Doug Aitken
I am in you



18 February – 8 April 01



An exhibition by Kunstmuseum Wolfsburg in cooperation with KW Institute for Contemporary Art

Doug Aitken assembles in his installations a variety of film, video, photography, architecture and sound. His video installation Electric Earth, which brought him the international prize at the Venice Biennale in 1999, as well made him known to a larger public in Europe. Aitken´s video installations and films are obsessed with the idea of the present; he himself describes them as pure communication.

The techniques and styles used for production, those that are in a position to allow this communication to arise in the first place, refer to the movie made according to the pattern and myth of Hollywood. In his works, however, the mechanisms of accelerated media are examined in a sensory, empirical and conceptual way. Doug Aitken uses the cinematic vocabulary of Hollywood, inserts its stereotypes into his visual language, implements its dramaturgical arguments and thematic motifs. Thus, he secures himself the recognition factor while luring the viewer into a visual world that is an established authority of our image inventory, nearly co-existing as reality exposing it to criticism at its most vulnerable point. The contents and arguments of these mainstream narratives are examined according to the impression they make on the viewer. They don´t expose themselves to any other discourse (foreign to the genre).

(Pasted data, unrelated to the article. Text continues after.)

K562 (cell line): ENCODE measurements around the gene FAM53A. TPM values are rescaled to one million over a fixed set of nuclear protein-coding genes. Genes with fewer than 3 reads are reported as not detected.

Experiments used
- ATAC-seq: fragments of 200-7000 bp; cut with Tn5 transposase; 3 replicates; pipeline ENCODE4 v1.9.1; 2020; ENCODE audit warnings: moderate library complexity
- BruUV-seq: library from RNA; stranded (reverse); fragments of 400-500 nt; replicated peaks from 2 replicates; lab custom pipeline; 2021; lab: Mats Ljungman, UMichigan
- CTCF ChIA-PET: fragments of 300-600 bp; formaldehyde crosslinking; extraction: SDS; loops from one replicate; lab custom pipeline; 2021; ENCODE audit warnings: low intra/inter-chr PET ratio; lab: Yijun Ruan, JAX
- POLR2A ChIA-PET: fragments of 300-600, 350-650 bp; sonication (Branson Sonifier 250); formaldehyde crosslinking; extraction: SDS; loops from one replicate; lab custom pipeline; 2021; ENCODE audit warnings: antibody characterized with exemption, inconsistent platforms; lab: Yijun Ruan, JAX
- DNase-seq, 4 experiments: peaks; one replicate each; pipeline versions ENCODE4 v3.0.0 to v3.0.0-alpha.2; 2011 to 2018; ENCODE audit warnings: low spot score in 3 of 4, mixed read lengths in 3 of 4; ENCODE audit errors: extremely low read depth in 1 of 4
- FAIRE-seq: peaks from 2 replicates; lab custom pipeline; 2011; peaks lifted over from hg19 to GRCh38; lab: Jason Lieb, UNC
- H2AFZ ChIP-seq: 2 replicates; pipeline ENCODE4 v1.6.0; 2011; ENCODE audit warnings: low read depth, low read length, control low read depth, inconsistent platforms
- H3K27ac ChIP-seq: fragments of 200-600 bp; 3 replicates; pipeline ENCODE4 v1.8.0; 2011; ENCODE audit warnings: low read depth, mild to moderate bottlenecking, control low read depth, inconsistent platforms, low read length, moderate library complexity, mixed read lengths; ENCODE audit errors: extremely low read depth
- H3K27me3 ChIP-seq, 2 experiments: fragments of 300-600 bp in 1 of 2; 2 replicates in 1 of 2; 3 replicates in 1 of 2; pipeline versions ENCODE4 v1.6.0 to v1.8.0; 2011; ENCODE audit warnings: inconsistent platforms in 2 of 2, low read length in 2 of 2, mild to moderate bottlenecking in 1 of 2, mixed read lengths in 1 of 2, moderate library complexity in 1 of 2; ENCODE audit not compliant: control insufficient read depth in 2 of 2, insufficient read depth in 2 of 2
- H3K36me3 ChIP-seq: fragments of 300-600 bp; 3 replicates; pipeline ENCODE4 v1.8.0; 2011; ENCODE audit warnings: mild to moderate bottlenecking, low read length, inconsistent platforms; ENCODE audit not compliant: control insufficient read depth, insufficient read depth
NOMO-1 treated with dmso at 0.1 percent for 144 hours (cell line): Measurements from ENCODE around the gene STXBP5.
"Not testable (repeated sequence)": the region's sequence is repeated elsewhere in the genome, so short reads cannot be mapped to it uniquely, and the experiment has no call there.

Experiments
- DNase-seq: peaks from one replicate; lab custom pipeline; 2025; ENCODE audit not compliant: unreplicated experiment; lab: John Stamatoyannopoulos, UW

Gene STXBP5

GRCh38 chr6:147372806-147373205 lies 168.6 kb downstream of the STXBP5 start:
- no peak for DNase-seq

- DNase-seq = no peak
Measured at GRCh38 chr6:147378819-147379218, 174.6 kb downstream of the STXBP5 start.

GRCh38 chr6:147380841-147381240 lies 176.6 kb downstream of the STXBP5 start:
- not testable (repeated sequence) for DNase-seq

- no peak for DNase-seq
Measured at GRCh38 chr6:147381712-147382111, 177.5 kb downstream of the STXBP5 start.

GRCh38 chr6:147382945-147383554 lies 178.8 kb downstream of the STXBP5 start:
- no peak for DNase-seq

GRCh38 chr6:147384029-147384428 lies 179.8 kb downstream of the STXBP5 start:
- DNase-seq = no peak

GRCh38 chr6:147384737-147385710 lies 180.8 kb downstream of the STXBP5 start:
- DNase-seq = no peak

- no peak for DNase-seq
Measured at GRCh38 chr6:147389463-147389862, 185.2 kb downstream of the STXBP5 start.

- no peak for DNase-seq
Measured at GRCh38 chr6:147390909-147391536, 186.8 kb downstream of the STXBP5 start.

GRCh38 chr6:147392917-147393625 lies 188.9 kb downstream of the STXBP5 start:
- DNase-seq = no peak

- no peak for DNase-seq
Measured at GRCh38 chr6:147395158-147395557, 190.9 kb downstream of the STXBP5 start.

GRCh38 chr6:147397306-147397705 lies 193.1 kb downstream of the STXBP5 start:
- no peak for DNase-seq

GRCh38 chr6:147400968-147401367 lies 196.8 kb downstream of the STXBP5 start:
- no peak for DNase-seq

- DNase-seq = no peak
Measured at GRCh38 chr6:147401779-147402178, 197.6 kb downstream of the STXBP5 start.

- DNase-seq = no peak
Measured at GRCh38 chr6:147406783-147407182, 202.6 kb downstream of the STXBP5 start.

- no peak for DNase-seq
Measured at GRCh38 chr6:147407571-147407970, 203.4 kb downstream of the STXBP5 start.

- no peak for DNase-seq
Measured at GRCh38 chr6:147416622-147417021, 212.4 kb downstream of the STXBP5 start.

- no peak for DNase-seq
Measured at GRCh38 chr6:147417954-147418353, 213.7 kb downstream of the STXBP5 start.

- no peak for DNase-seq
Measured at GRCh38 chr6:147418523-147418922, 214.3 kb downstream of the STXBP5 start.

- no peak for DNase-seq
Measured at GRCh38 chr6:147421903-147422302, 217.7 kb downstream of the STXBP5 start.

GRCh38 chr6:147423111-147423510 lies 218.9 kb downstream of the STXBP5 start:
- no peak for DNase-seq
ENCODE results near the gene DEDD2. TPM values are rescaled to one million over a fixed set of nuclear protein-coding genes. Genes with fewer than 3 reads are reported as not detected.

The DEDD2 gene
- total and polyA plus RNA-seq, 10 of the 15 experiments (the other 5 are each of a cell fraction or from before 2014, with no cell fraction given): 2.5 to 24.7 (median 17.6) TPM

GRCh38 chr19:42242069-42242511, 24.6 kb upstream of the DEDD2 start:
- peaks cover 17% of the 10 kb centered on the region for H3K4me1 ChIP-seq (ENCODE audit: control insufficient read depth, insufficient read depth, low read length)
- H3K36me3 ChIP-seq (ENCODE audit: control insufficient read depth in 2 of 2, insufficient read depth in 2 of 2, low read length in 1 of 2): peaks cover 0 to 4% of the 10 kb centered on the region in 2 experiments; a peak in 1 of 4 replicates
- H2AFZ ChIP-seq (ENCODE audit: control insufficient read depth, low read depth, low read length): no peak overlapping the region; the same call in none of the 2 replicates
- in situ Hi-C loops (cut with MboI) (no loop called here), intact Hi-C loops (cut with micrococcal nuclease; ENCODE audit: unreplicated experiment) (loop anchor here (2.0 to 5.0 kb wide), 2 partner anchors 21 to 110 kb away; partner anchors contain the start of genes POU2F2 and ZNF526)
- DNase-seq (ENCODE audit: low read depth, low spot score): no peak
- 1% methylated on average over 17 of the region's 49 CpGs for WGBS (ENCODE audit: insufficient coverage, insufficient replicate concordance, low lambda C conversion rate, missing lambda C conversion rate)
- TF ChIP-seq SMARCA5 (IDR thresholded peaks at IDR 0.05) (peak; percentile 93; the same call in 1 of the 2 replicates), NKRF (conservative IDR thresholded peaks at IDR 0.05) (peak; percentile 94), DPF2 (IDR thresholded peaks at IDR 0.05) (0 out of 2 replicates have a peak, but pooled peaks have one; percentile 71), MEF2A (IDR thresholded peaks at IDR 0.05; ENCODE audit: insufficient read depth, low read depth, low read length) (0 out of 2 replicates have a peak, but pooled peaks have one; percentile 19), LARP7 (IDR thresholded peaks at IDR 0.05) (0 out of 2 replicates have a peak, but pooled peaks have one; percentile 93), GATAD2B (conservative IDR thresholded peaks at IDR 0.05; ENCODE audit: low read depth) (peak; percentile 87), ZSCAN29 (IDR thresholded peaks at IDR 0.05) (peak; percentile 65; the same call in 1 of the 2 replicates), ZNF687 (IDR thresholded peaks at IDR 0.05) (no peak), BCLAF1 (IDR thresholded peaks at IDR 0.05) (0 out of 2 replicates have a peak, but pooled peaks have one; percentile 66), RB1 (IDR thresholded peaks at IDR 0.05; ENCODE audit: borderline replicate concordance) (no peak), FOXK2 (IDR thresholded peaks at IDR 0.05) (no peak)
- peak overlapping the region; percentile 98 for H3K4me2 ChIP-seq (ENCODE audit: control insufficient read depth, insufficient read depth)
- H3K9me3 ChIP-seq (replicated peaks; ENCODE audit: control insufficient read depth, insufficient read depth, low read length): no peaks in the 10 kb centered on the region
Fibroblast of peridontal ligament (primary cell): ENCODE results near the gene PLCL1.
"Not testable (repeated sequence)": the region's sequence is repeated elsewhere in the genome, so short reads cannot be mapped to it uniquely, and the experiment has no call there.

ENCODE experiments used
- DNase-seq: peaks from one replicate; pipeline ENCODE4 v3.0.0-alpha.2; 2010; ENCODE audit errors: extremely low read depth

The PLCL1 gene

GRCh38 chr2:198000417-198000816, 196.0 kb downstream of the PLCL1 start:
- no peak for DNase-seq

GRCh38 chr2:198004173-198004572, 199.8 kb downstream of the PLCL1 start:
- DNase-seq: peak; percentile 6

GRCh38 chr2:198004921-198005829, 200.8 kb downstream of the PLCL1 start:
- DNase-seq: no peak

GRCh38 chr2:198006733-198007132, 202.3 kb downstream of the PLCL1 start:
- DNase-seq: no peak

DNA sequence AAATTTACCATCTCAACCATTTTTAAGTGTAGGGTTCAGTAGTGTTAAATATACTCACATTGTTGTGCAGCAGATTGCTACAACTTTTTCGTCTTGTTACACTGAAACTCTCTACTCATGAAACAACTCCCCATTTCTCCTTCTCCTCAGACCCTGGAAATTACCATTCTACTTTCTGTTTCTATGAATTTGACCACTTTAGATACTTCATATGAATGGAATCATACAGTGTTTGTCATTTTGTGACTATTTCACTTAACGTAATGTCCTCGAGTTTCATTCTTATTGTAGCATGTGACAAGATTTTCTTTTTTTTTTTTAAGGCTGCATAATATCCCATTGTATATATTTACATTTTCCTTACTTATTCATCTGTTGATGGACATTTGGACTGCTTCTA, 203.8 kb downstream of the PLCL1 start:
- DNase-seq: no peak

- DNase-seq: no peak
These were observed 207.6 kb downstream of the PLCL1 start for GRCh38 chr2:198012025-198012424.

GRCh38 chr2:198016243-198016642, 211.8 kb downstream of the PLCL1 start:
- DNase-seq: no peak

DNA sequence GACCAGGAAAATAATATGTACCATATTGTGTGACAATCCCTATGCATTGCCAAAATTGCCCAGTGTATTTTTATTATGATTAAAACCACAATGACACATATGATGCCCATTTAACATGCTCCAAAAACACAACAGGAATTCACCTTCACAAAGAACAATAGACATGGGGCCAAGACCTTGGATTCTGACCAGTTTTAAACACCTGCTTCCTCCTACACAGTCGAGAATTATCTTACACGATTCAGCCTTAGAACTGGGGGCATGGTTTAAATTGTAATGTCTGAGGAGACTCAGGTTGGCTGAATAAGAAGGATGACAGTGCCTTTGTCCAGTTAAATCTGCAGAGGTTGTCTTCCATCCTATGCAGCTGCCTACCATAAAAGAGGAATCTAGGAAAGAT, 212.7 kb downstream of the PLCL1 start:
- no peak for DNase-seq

The subtext of these works is negative space; the protagonist can be present at rest or in action, in the microcosm or the macrocosm. The contrast between the landscape shots, the images of a tech- nologically equipped society, demonstrates that, with Aitken, the refusal of and the simultaneous fascination for the media is what produces the tension between the images in the first place.

In the work I am in you (2000) shown at KW, Doug Aitken goes a step further: the room-sized video sculpture, which is placed in room at Kunst-Werke as a kind of film set, doesn´t only involve itself with the relation of film time and real time, with the impossibility of untroubled perception and with the cinematic construction of identity. Here, the viewer is veritably drawn into the story and the emotions; he seems to have been robbed of the possibility of a distanced observation. This subversive concept allows the space to arise through the content of the film itself, allowing the viewer only to withdraw if they leave the room.